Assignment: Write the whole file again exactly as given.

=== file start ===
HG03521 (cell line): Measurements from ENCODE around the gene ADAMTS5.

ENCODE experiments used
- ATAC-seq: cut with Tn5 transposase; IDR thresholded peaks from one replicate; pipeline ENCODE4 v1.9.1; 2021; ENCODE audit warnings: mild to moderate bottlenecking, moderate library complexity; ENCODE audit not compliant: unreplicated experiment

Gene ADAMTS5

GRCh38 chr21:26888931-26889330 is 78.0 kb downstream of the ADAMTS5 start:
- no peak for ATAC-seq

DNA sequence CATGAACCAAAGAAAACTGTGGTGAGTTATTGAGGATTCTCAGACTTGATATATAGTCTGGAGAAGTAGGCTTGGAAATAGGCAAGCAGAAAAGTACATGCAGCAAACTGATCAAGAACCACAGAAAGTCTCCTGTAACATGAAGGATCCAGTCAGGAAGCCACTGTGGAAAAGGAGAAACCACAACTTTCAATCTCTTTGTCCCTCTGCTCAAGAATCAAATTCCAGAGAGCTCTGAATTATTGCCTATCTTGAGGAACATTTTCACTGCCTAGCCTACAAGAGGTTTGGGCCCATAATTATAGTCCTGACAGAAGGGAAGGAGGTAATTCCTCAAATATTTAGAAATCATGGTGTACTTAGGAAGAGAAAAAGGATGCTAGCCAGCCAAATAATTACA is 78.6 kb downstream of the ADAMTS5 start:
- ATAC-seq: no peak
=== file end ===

HG03521 (cell line): Measurements from ENCODE around the gene ADAMTS5.

ENCODE experiments used
- ATAC-seq: cut with Tn5 transposase; IDR thresholded peaks from one replicate; pipeline ENCODE4 v1.9.1; 2021; ENCODE audit warnings: mild to moderate bottlenecking, moderate library complexity; ENCODE audit not compliant: unreplicated experiment

Gene ADAMTS5

GRCh38 chr21:26888931-26889330 is 78.0 kb downstream of the ADAMTS5 start:
- no peak for ATAC-seq

DNA sequence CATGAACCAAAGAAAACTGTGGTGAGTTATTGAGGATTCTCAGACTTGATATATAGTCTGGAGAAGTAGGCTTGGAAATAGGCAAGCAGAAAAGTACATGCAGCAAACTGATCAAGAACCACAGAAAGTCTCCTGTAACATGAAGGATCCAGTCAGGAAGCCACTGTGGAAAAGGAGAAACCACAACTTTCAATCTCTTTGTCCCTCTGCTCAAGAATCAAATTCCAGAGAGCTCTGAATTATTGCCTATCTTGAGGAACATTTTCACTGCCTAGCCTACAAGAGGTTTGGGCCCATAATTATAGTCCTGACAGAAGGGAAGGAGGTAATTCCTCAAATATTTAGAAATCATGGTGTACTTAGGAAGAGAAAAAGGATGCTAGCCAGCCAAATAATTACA is 78.6 kb downstream of the ADAMTS5 start:
- ATAC-seq: no peak